Writer’s Society Open Mic Night: Reviewed

Laura Piccirillo reviews UCLU Writer’s Society’s Open Mic Extravaganza

London Tab Culture Open MIc UCLU Writers Society

Walking to the Print Room Café, the setting of the Writers Society’s first Open Mic Night, I contemplated my coming literary adventure. Torrential rain drowning me after a long day of Thursday lectures, I hoped that this would not be the pathetic fallacy of the night ahead (yes, I did just drop a GCSE English literature term right there. No, don’t judge).

Minutes before I arrived it dawned on me the kind of people I was walking to go meet and I was scared. Hipsters is their name, being hip is their game. And not only would they be hipsters but those who like to express themselves through poetry and the written arts. How unprepared was I, a mere layperson with an interest in writing, who just about knew her Carol Anne Duffy from Duff beer. This was going to be an experience at least…

And an experience it was. An eclectic army of creatives awaited me, from nervous freshers, open-mic old timers to romantic rappers and deeply profound lyricists. Headliners Sabrina Mahfouz and Zia Ahmed, two brilliant young writers in their own rights who have made a name for themselves in their craft, sandwiched the array of diverse, intelligent performances over the night.

First of our headliners was Zia Ahmed, no doubt a pro yet nervous looking and sporting a fine, woolly hat in the cosy confines of the Print Room Café. He left the audience automatically absorbed in his words with a effortless charm and sharp thinking lyrics in his four spoken word performances. Lyrics like ‘Jack and Jill went to William Hill and lost a lot of money’ and ‘I read the Sun. I like big puns and I

Zia Ahmed

cannot lie’, went down well with the crowd as he touched on themes of identity and ethnicity speaking of his own Pakistani background. A poignant reading of a self-conscious letter of advice to an unborn nephew also became an echo of a popular theme among many writers of the night, about the struggles of coming of age.

Many brave performances later including touching poems of fourteen year old female political activists, stories of drug use and lost loves, the audience were treated to the wordsmith that was the second headliner of the night- the equally talented Sabrina Mahfouz.

Sabrina Mahfouz

With a series of acclaimed plays and raving reviews under her belt, (one in particular being the one-woman show ‘Dry Ice’ directed by Friends veteran turned director, David Shwimmer which focuses on a few hours in the life of part-time stripper Nina), Mahfouz is a lyrical genius to say the least.Whilst her poem ‘Gravy’ had the audience in stitches for it’s comical telling of a rather posh woman so drawn to the texture of the gravy on her dining table she had to drink it from the gravy jug itself, Mahfouz’s poetry revealed great substance. ‘A Shop selling Speech’ about the recent revolution in Egypt (Mahfouz’ native country) which talked of the status of freedom of speech and ‘Page 3’ a three minute plea for a new wave of women to stand against the glamorisation of topless models both used comedy as an antidote to the more serious subjects they presented. In the words of Mahfouz herself- “real talk”- her words had meaning and these messages were worthwhile listening to.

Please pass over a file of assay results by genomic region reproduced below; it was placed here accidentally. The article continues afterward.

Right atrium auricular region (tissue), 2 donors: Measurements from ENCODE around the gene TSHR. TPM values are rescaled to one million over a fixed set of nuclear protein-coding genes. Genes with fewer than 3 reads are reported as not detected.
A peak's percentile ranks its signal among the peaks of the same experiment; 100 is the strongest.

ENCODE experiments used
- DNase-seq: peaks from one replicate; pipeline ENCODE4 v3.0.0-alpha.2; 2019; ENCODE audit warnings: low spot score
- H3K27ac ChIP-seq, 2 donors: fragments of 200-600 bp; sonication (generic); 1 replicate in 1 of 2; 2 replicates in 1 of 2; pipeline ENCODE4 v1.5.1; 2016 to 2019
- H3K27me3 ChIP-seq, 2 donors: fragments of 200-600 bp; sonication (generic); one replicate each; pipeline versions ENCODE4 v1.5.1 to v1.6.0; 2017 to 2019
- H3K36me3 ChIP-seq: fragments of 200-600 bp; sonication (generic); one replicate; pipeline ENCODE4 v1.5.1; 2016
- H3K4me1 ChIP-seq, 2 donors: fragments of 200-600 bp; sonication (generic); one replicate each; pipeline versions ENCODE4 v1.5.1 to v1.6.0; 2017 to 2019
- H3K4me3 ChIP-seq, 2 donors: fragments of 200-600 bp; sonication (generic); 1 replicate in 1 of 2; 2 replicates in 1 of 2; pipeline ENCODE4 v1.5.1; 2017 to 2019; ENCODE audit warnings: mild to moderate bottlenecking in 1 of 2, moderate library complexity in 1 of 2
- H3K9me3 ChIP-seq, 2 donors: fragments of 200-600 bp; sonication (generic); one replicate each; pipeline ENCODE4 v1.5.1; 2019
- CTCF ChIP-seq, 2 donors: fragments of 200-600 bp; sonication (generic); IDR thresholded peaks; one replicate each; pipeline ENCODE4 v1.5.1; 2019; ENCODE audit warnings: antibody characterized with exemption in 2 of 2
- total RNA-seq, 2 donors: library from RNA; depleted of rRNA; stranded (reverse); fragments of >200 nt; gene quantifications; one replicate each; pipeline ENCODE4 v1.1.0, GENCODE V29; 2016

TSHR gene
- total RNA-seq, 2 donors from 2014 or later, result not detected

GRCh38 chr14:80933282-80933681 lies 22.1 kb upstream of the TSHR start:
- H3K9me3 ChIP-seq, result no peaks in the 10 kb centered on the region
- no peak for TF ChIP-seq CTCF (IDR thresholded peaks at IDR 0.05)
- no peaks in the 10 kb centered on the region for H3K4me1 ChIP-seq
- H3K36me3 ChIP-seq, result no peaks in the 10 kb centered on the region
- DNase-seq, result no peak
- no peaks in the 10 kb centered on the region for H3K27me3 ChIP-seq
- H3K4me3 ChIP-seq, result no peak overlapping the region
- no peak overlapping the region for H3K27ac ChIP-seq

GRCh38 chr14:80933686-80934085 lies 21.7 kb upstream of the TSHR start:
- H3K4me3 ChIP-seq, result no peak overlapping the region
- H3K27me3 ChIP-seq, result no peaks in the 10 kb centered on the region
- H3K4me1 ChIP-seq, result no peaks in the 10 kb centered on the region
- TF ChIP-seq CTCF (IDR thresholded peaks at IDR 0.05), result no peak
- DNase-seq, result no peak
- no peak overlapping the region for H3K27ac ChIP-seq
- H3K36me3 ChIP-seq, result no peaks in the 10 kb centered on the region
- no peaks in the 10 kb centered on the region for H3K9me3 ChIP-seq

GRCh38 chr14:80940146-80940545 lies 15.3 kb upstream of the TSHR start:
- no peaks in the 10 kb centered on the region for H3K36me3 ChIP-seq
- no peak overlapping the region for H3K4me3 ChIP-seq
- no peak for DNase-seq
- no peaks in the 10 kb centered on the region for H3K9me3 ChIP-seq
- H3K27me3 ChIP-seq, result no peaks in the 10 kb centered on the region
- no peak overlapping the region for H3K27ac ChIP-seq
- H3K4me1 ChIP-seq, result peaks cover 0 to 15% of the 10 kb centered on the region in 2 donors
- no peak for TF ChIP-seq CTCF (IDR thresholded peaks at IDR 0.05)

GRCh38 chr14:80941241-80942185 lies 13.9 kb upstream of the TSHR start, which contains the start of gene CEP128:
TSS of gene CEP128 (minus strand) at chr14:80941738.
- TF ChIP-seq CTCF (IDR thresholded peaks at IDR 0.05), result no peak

So I ask myself now as I sit squashed on the Northern line home four hours later, being burped at by a portly, middle aged man dressed head to toe in black beside me, whether the night was worth it. Dude, if I could just give you one word- totally.

It may have been 50 shades of hipster but it was a truly remarkable, literary experience that really shed light on the masses of hidden talent lurking around the UCL grounds. I must admit there were a few WTF moments (a particular favourite was what I assumed to be a reworked, 327 BC version of 50 Shades of Grey…) but overall I surprised myself by how much I enjoyed it, how nervous I was for those preparing to perform around me and how much by the end of the night I wished it was me standing in front of the microphone with an audience of wonderfully attentive and invested listeners.

I can’t tell you exactly what to expect from next month’s Open Mic Night with the Writers Society-believe me prepare for the unexpected (poems about ‘curly breasted splovers’ and talking dogs anyone?). Yet that is the best part of the whole experience. What I can tell you is that the £3 entrance fee is well worth it and for an event that showcases some genuine talent only once a month, it would be a shame not to go along and watch. Long live the hipster!